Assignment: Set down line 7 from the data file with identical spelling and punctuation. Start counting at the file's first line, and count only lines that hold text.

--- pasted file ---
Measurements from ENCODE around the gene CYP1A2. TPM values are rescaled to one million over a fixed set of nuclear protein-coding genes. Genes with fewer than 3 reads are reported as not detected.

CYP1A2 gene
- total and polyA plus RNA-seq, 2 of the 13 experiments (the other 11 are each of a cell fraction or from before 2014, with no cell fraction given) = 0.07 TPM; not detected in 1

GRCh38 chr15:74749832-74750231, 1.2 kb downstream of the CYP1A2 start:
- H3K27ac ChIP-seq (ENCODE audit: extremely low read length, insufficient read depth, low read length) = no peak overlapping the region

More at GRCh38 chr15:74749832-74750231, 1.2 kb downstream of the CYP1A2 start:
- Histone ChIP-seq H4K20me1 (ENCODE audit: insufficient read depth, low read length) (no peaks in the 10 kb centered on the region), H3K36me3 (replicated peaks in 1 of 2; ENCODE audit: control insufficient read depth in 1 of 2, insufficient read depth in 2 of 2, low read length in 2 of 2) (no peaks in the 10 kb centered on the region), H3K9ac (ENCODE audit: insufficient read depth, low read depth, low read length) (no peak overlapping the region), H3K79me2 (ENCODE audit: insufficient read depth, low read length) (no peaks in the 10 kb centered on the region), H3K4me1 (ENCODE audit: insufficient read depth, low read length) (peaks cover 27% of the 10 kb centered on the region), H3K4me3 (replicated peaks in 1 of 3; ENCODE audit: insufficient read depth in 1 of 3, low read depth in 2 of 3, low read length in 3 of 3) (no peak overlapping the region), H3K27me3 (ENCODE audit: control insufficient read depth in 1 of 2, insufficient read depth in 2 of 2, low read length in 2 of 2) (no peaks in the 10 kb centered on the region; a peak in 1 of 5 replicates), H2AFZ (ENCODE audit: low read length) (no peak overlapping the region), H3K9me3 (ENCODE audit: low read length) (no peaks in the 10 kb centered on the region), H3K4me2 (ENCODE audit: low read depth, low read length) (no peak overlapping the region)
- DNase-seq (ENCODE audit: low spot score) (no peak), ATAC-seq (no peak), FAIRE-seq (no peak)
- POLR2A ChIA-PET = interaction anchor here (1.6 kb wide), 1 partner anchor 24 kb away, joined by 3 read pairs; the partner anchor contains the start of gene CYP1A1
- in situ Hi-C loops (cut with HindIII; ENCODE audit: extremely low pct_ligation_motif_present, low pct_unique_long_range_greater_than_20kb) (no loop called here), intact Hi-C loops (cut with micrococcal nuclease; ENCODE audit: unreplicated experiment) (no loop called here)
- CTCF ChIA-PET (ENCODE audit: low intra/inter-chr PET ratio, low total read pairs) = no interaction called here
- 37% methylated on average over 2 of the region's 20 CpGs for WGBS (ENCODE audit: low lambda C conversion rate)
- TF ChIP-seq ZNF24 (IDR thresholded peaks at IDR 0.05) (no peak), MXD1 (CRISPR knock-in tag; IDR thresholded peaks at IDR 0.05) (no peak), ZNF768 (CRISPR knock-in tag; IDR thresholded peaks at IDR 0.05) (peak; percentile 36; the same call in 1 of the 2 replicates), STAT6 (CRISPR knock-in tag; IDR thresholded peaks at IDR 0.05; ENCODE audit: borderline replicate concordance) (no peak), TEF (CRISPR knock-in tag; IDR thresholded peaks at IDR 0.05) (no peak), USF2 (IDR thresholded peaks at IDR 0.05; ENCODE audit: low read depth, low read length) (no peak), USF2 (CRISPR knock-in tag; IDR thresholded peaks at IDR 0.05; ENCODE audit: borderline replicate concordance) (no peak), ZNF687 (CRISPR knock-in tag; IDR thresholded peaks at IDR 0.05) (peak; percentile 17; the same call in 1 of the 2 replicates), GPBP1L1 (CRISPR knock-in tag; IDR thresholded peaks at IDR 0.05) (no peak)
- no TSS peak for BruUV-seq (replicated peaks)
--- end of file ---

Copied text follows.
- Histone ChIP-seq H4K20me1 (ENCODE audit: insufficient read depth, low read length) (no peaks in the 10 kb centered on the region), H3K36me3 (replicated peaks in 1 of 2; ENCODE audit: control insufficient read depth in 1 of 2, insufficient read depth in 2 of 2, low read length in 2 of 2) (no peaks in the 10 kb centered on the region), H3K9ac (ENCODE audit: insufficient read depth, low read depth, low read length) (no peak overlapping the region), H3K79me2 (ENCODE audit: insufficient read depth, low read length) (no peaks in the 10 kb centered on the region), H3K4me1 (ENCODE audit: insufficient read depth, low read length) (peaks cover 27% of the 10 kb centered on the region), H3K4me3 (replicated peaks in 1 of 3; ENCODE audit: insufficient read depth in 1 of 3, low read depth in 2 of 3, low read length in 3 of 3) (no peak overlapping the region), H3K27me3 (ENCODE audit: control insufficient read depth in 1 of 2, insufficient read depth in 2 of 2, low read length in 2 of 2) (no peaks in the 10 kb centered on the region; a peak in 1 of 5 replicates), H2AFZ (ENCODE audit: low read length) (no peak overlapping the region), H3K9me3 (ENCODE audit: low read length) (no peaks in the 10 kb centered on the region), H3K4me2 (ENCODE audit: low read depth, low read length) (no peak overlapping the region)